The Gift of life is Thine


'The gift of life is thine' is an ongoing project. It is comprised of multiple works, each with a graphical title that references public symbols of newborn babies. Such signs exist for instructional use and are ubiquitous within regulated public spaces (airports, hospitals, restrooms). Although the titles reference widely understood pictograms, these symbols are rearranged by the artist in a way that renders them illegible. Their repetition alludes to the continued dissension among those appointed to define and regulate "life".

The hand-carved wooden objects are sculptural interpretations of these public signs, and the structures upon which they are placed are meant to suggest a context that balances between an old hospital nursery and a woodcarver's workshop. The carved wooden vises hold the pieces in place using pressure alone, and just like with any working vise, they can be re-adjusted.

Upon each structure stands a miniature version of the wooden piece; it is carved out of HDU (High Density Urethane), which is a material commonly used for prototyping in the world of design. This material is usually color-graded according to density– purple being the highest. These smaller pieces offer a clue to the artist's process of making.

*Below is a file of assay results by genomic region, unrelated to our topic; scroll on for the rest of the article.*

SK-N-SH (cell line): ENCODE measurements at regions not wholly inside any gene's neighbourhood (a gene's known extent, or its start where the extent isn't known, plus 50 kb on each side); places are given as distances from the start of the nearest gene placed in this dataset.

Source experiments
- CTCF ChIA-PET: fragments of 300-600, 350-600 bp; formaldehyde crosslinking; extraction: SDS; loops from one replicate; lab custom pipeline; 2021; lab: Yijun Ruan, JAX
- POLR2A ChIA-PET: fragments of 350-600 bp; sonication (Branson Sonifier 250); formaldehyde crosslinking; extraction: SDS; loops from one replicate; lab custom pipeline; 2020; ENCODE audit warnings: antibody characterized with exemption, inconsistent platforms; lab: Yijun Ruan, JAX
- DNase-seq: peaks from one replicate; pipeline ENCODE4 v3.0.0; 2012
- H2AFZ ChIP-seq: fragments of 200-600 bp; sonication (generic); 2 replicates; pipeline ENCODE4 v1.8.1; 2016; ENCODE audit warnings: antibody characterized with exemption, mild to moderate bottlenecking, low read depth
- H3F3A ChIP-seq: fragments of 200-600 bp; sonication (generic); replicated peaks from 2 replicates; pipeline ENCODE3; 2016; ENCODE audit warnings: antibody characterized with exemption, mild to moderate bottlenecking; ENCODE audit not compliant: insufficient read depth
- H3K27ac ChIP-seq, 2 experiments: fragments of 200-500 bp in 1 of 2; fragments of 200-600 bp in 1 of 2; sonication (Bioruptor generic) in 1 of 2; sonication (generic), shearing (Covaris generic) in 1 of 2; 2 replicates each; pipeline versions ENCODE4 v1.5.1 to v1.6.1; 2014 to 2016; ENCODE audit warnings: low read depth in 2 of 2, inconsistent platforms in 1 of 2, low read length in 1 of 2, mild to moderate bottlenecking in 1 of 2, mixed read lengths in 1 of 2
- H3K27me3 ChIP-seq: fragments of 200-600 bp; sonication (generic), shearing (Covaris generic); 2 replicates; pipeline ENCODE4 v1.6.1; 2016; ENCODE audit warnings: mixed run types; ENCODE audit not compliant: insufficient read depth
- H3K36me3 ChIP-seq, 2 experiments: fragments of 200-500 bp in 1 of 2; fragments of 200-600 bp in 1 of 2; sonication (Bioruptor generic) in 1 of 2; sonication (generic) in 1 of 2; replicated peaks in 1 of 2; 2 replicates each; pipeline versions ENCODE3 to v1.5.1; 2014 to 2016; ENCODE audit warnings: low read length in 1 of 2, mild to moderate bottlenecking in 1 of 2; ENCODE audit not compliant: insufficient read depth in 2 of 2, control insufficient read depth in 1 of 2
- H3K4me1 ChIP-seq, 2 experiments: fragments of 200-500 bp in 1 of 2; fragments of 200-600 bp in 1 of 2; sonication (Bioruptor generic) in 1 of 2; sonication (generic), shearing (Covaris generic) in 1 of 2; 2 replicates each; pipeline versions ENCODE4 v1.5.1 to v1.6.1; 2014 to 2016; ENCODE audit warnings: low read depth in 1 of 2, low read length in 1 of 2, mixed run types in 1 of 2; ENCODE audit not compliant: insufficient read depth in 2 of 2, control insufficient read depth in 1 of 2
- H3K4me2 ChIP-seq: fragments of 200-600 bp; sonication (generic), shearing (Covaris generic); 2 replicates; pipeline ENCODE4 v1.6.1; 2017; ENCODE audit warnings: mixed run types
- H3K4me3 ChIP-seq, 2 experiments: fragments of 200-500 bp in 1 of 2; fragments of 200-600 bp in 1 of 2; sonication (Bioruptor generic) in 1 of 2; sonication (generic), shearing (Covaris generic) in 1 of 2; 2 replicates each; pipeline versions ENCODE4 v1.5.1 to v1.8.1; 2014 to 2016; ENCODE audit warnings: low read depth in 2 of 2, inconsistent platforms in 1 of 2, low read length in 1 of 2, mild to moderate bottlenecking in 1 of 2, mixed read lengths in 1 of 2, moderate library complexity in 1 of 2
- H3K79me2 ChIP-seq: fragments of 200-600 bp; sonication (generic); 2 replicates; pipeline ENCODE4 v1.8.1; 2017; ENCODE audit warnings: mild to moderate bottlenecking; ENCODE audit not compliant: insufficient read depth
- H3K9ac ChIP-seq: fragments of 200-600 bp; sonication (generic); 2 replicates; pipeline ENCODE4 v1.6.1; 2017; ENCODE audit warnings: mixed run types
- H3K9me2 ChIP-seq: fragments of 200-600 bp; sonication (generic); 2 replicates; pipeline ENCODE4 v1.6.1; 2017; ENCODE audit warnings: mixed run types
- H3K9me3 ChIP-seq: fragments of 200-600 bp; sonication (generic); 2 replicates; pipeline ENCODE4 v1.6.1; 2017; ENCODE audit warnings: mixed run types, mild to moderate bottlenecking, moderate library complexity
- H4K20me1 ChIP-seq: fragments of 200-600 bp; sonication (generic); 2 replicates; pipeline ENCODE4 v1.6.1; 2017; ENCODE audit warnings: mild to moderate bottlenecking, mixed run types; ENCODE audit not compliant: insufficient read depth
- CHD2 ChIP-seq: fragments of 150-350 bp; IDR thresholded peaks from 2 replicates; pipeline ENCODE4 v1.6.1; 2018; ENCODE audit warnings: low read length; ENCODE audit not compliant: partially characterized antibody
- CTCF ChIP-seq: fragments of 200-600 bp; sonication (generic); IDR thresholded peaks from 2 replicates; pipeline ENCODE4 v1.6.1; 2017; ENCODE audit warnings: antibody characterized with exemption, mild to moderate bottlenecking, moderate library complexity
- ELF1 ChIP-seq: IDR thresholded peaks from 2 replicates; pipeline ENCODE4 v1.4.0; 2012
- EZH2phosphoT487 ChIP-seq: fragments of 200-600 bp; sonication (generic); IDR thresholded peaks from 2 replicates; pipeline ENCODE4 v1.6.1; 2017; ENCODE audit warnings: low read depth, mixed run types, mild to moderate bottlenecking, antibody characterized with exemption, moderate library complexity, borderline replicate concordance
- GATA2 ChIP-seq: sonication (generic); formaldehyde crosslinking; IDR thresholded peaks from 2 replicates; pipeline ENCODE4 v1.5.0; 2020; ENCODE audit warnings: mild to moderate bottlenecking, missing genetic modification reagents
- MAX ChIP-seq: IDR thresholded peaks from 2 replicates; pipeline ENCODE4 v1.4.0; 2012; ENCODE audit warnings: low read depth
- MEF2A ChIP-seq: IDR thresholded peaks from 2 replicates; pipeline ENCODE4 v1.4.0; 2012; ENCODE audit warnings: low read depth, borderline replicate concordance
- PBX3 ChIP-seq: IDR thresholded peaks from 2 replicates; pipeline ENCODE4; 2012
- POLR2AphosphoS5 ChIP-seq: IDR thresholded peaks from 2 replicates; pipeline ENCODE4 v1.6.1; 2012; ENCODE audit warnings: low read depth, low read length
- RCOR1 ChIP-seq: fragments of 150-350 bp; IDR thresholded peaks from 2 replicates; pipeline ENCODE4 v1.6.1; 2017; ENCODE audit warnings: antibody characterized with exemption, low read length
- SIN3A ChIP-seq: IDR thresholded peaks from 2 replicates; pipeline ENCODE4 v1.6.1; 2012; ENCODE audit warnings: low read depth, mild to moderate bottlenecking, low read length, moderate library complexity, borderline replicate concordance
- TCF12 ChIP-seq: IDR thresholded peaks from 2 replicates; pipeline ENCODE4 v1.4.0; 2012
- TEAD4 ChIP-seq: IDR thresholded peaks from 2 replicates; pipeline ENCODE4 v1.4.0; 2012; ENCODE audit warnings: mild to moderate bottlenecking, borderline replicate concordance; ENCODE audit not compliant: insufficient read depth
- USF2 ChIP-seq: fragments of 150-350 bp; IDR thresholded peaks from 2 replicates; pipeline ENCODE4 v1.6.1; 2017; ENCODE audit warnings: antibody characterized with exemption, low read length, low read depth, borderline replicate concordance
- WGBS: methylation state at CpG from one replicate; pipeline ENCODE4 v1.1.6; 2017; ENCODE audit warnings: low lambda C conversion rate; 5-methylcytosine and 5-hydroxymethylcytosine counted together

This work is also a response to the classic yet questionable claim that making art is akin to giving birth. The word "labour" is silent here, yet due to its double meaning it is at the center of this work. It pairs the skill of woodworking, a traditionally masculine practice, with the experience of childbirth. The artist is a woman of childbearing age, yet as a maker she favors woodcarving because it is currently her most prized skill. No matter how painstaking the labor of her art, it will never be anything like the process of childbirth– not even symbolically. The absurdity of her "labouring" is amplified through senseless repetition.

"The gift of life is thine" is a line pulled from the beginning of Disney's animated film Pinnocchio (1940). The notion of gifting life implies free will, but who is the bearer of this gift?